“My Momma stopped taking drugs, and stopped bringing her boyfriends home all the time, and everything was like it used to be. Then she brought Randy home and he killed her with drugs. Now, I’m happy, and I want to stay with you and Leonard, but you’re leaving me and they won’t let you adopt me. It’s not fair!” she exclaimed, but rather than the tears Sherri would have expected, there was a burning anger in the girl’s eyes.
“I know. It’s not fair, and they won’t tell us why we can’t adopt you, even though we were allowed to be a foster home for you. When we signed up, we said we wanted to foster, with the intention of adopting. That was our hope all along, and they brought you, the girl we always wanted,” she said.
“I hate my life!” Lilly yelled, her anger pouring forth in her words, her expression and her movements.
“Always keep your chin up, no matter what life throws at you,” Sherri said, knowing it sounded stupid, but not sure what else to say.
“Life isn’t very nice,” Lilly told her.
“No, I guess it isn’t, sometimes,” Sherri agreed. “Now, back to Horace,” Sherri said.
“He’s my friend, and he helps me,” Lilly stated, as if there was nothing more to be discussed.
“I’m just worried about you,” Sherri said.
“It doesn’t matter what you think anymore,” Lilly said, and regretted it, as soon as the words left her mouth. The look on Sherri’s face told her how bad her mistake was. “I’m sorry!” Lilly screamed, and ran out of the house, and back to the park, tears again pouring out.
“What’s the matter?” Horace asked, when Lilly plowed into him, yet again.
“I was really mean and said something really bad to Sherri,” she said.
“What did you say?” he asked.
“She told me she was worried about me, because you’re my friend, and I told her it didn’t matter what she thought anymore,” Lilly told him.
“Oh dear,” he said. “Lilly, you need to go back, and apologize to her. She’ll understand that you’re upset and didn’t mean it, but you need to let her know that,” he said.
“I’m a complete screw up,” Lilly said.
“No, Lilly, you’re not. You’ve had some bad things happen to you, much too early in life. You’re actually doing amazingly well, all things considered,” he explained. “Look at me,” he said lifting her chin, “I was an adult when I gave up on life, and my problems were nothing like what you’ve gone through. You’re still fighting through it, too. I quit. I couldn’t take the pressure, but you’re still going strong. It’s expected that you stumble here and there. You’re just a child,” he said.
“But I hurt her, really bad,” she said.
“Like I said, she’ll understand,” he said, again lifting her chin, forcing her to look in his eyes. “Why don’t we both go and talk to her? Would that make it easier?” he asked, and she nodded.
Then she seemed to think better of it, “But she doesn’t trust you.”
“And she shouldn’t. What she sees is a homeless old man, and homeless men have a certain reputation for being bad people, or at least mentally unstable. She’s naturally worried about you,” he told her.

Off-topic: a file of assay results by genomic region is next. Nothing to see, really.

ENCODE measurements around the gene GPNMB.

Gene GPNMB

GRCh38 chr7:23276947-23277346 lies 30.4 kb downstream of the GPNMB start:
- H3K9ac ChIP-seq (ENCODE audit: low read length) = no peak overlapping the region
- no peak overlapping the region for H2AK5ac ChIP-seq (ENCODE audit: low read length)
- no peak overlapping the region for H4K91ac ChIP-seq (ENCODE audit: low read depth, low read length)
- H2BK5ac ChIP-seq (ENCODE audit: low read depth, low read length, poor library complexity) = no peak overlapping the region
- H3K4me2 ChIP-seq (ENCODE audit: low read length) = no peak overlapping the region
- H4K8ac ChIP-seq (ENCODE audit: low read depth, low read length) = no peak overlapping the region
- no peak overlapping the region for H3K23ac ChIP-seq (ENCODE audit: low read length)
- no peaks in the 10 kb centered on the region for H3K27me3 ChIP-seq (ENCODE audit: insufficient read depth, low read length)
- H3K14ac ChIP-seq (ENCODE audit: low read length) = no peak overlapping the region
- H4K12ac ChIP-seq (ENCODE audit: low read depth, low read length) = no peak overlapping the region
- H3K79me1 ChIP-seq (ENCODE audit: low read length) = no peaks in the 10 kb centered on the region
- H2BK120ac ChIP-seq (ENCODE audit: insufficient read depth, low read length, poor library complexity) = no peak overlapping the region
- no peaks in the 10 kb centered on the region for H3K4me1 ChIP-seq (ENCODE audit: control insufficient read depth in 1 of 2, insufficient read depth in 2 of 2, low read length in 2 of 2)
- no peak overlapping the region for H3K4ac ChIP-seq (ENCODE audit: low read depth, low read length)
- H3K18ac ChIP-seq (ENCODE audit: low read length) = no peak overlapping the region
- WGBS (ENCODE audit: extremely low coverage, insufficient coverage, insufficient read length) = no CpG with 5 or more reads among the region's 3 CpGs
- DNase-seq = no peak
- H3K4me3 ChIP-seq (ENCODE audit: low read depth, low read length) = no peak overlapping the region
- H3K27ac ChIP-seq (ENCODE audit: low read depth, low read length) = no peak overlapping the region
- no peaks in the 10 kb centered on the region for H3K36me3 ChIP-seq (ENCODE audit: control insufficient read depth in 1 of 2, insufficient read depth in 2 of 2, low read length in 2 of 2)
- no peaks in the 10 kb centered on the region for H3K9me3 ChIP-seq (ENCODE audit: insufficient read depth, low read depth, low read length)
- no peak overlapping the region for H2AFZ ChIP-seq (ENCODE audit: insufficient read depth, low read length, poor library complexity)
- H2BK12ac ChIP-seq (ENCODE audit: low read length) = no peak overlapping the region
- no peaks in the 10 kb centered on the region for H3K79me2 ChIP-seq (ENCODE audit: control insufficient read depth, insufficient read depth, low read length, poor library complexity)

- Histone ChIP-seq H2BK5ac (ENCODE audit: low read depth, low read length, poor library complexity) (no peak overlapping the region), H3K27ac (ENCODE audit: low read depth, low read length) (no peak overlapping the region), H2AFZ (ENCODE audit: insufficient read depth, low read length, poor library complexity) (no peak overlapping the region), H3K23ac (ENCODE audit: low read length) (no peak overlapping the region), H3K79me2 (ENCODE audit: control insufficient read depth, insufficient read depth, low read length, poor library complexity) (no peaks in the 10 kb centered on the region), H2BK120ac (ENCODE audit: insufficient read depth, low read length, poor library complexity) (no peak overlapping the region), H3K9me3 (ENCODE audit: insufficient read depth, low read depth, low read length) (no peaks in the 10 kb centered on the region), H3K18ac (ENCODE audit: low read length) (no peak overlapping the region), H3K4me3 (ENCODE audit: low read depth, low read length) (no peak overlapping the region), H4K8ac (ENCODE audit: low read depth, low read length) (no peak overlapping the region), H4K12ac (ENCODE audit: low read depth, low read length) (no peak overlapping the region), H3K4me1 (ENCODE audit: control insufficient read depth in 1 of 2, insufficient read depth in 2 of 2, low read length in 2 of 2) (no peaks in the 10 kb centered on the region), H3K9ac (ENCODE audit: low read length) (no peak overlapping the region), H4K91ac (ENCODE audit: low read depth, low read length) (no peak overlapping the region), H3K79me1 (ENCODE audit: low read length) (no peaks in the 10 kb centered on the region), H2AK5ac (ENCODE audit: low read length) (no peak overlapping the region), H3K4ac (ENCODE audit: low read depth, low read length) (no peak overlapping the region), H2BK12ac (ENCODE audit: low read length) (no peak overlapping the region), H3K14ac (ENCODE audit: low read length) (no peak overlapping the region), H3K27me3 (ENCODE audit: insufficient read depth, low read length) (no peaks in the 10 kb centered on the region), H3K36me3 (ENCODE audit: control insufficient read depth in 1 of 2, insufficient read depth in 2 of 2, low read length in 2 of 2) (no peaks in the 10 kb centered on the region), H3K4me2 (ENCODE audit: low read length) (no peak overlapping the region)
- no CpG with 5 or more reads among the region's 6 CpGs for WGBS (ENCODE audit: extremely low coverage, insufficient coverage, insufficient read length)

“Anyway, I want to talk to Mr. Bazemore, while you and Sherri patch things up,” he added, after a moment’s pause.
They walked back to the Bazemore’s house, her hand in his. Leonard and Sherri were on the porch, as they walked up. Before they got there, he stopped and looked down at her, “Do you want me to be there, or do you think you can do this on your own?” he asked.
“I think I need to do it by myself,” she said.
“Very good. I’m proud of you,” he said, giving her a warm smile. As they walked up, Horace extended his hand to Leonard who shook it without any hesitation.
“Can I talk to you, in private?” Lilly asked Sherri, looking really nervous.
“You’re strong, Lilly,” he assured her, with a gentle pat on the back.
When they got back to Lilly’s room, they both sat on the bed, both of them looking somewhat nervous.
“I’m really sorry I said that to you. It was really mean, and I’m sorry,” Lilly said, her words coming out very fast.
“Sweetheart, you’re hurt, and it’s natural to try and separate yourself from the source of the pain. That’s us, unfortunately. We love you, Lilly, and we always will. I’m not sure why this is happening, or how it will end, but we’re going to keep fighting for you. I promise,” Sherri said, and brought Lilly into a very strong hug.
“Mr. Bazemore,” Horace began, but Leonard held a hand up.
“I finally discovered who you are, Horace Wetherby,” Leonard said.
“Yes, I am Horace Wetherby. Most people have no idea who that is anymore, but it seems you do,” Horace noted.
“It took a little while for me to recall, but yes, I do. We’ve actually had dealings in the past, although they were very brief,” Leonard told him.
“I recall them well. You are an honorable man, which is not uncommon in engineers, unlike my former profession,” Horace said.
“What are your intentions, regarding Lilly?” Leonard asked, getting right to the point, although this had been Horace’s idea. Of course, he knew this was coming, in fact, needed.